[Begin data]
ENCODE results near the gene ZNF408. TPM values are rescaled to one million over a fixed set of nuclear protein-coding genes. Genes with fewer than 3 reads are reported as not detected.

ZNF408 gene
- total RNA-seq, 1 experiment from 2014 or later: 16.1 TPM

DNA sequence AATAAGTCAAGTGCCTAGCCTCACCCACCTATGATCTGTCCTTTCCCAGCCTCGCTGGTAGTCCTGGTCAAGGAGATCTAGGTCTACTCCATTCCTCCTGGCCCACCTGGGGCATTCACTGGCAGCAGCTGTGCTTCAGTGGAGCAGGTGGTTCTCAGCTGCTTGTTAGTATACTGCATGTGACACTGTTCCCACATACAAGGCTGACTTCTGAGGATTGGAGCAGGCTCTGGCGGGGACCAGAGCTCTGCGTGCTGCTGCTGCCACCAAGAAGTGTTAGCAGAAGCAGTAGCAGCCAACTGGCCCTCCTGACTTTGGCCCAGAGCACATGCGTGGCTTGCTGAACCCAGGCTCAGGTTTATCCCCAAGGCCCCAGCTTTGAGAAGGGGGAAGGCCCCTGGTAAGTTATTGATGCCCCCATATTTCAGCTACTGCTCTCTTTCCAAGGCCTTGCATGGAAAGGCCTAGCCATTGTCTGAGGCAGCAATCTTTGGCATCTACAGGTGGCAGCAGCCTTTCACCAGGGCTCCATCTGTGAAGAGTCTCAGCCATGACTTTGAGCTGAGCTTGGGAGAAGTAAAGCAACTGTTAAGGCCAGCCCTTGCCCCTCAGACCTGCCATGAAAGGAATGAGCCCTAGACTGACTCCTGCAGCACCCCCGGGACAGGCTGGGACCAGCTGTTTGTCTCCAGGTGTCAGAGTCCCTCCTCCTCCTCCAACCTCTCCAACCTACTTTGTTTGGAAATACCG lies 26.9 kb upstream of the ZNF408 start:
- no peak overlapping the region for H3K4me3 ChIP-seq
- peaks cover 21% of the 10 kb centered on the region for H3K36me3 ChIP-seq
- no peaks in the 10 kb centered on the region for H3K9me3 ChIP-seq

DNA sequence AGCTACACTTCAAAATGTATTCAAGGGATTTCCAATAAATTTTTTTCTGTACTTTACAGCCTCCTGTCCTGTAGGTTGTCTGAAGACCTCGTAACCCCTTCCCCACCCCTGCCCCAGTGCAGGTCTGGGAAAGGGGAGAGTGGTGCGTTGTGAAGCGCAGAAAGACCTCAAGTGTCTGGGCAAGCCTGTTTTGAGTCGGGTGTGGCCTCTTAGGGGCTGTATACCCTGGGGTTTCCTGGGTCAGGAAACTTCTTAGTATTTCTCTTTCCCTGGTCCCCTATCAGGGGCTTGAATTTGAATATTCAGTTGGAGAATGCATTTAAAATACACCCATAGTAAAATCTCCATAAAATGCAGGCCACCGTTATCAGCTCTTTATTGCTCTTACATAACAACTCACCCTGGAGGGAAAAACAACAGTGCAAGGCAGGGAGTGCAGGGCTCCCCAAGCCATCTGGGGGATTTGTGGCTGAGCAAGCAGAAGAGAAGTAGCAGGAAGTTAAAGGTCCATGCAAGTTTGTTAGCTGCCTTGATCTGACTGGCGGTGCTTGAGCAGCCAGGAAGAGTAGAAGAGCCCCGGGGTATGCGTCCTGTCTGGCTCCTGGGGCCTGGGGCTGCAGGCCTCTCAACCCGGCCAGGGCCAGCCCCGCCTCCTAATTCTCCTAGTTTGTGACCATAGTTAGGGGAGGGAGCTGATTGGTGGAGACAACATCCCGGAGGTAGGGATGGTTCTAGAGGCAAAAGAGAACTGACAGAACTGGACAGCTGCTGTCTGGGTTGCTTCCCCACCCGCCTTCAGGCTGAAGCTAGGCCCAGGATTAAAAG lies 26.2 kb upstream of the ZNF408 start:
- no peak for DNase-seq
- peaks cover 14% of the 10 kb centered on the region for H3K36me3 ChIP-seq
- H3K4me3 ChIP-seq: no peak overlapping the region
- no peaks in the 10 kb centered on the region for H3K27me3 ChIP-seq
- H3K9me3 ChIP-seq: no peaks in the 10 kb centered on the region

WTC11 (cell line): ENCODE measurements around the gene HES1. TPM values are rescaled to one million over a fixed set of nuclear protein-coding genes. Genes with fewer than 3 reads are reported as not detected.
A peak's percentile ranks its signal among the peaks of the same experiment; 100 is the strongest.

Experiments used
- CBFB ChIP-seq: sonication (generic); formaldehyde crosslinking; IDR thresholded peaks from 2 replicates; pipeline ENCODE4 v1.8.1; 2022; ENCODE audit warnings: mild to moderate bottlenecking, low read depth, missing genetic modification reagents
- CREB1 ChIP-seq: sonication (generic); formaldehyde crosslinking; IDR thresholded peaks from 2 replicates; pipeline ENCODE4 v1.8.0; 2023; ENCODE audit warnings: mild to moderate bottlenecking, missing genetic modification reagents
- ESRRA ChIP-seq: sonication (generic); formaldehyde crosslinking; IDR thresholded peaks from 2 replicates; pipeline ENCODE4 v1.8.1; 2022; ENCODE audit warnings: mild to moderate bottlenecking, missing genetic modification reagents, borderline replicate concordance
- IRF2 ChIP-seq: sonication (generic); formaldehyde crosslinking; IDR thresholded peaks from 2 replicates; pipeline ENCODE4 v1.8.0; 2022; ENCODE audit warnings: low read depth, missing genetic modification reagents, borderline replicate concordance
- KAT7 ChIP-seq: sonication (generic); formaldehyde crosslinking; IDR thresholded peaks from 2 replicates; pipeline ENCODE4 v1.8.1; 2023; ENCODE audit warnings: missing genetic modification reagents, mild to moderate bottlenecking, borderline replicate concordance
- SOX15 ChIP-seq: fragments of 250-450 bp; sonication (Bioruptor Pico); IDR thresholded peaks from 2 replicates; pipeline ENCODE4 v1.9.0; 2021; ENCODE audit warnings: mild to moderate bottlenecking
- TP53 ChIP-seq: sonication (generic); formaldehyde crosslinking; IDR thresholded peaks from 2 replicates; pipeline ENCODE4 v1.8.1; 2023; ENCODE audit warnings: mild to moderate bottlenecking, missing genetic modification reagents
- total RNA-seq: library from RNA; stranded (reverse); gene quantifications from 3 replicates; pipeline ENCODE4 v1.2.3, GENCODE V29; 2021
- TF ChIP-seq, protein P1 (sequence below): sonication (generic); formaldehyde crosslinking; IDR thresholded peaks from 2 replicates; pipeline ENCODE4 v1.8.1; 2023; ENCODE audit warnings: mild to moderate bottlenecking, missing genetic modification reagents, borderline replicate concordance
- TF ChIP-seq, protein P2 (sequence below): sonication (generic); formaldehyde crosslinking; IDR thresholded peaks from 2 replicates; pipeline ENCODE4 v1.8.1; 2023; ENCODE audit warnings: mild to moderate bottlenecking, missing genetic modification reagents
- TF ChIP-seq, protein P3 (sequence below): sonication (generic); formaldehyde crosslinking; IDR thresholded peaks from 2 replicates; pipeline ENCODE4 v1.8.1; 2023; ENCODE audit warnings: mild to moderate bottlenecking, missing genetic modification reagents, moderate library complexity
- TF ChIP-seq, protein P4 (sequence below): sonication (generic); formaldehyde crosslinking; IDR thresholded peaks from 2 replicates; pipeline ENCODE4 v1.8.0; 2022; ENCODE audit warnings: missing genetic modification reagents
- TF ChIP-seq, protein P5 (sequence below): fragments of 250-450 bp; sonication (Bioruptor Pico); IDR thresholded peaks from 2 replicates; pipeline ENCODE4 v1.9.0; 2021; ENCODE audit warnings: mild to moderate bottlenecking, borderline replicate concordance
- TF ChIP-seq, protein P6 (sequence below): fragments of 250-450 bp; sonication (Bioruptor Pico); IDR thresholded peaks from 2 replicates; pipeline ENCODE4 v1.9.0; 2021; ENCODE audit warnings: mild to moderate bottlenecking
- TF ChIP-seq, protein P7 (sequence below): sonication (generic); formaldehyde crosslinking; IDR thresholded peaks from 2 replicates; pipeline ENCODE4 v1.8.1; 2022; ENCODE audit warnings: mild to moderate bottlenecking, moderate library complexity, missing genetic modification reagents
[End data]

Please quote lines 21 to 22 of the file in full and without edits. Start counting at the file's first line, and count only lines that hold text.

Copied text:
- KAT7 ChIP-seq: sonication (generic); formaldehyde crosslinking; IDR thresholded peaks from 2 replicates; pipeline ENCODE4 v1.8.1; 2023; ENCODE audit warnings: missing genetic modification reagents, mild to moderate bottlenecking, borderline replicate concordance
- SOX15 ChIP-seq: fragments of 250-450 bp; sonication (Bioruptor Pico); IDR thresholded peaks from 2 replicates; pipeline ENCODE4 v1.9.0; 2021; ENCODE audit warnings: mild to moderate bottlenecking